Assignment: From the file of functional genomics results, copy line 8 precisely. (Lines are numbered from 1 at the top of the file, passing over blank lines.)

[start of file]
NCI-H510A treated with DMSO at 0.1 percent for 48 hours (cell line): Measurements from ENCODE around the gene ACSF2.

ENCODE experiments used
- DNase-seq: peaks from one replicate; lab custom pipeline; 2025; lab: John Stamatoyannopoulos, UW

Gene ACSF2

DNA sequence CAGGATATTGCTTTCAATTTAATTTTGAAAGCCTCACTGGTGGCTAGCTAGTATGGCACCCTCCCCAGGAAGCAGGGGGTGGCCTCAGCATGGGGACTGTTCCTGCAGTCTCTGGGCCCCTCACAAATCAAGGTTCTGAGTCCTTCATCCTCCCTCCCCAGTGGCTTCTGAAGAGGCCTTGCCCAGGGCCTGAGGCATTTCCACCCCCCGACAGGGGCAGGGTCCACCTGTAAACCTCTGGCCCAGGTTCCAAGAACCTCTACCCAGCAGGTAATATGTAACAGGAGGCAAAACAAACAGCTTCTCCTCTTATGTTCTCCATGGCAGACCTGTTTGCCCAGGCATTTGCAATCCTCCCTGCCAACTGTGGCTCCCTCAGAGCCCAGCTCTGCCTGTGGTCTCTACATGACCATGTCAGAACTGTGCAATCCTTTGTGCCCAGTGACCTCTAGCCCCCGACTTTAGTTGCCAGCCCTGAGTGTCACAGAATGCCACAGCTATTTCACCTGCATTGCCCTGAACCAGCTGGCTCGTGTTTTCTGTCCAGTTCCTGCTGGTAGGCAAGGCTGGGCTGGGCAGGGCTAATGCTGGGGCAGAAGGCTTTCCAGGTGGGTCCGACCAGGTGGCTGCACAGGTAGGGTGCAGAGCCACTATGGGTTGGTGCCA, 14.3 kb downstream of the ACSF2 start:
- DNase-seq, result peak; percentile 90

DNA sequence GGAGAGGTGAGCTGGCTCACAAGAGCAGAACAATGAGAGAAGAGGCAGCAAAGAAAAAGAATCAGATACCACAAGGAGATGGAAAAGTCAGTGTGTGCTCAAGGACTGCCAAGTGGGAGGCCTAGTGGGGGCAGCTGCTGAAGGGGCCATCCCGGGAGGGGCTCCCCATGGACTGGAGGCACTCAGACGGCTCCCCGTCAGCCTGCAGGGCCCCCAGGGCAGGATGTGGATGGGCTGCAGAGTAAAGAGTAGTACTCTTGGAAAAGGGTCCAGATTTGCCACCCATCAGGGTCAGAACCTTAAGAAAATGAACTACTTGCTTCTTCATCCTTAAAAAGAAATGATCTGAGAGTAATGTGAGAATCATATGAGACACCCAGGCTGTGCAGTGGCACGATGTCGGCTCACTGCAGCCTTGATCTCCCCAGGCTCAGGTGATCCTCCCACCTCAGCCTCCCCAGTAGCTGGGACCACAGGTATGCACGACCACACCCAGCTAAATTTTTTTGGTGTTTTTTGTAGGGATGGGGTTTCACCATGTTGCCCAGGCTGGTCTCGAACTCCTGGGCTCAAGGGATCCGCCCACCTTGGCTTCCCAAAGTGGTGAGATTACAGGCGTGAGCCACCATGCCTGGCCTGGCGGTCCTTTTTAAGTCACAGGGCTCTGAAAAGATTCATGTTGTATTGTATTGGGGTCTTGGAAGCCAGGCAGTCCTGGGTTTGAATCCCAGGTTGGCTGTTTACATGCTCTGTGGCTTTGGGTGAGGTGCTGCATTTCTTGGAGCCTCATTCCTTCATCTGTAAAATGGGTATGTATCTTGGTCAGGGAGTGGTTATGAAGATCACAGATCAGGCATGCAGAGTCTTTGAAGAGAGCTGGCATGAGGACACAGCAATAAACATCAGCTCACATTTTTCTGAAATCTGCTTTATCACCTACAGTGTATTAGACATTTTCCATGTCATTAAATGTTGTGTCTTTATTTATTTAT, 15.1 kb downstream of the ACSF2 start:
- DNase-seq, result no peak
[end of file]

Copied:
- DNase-seq, result no peak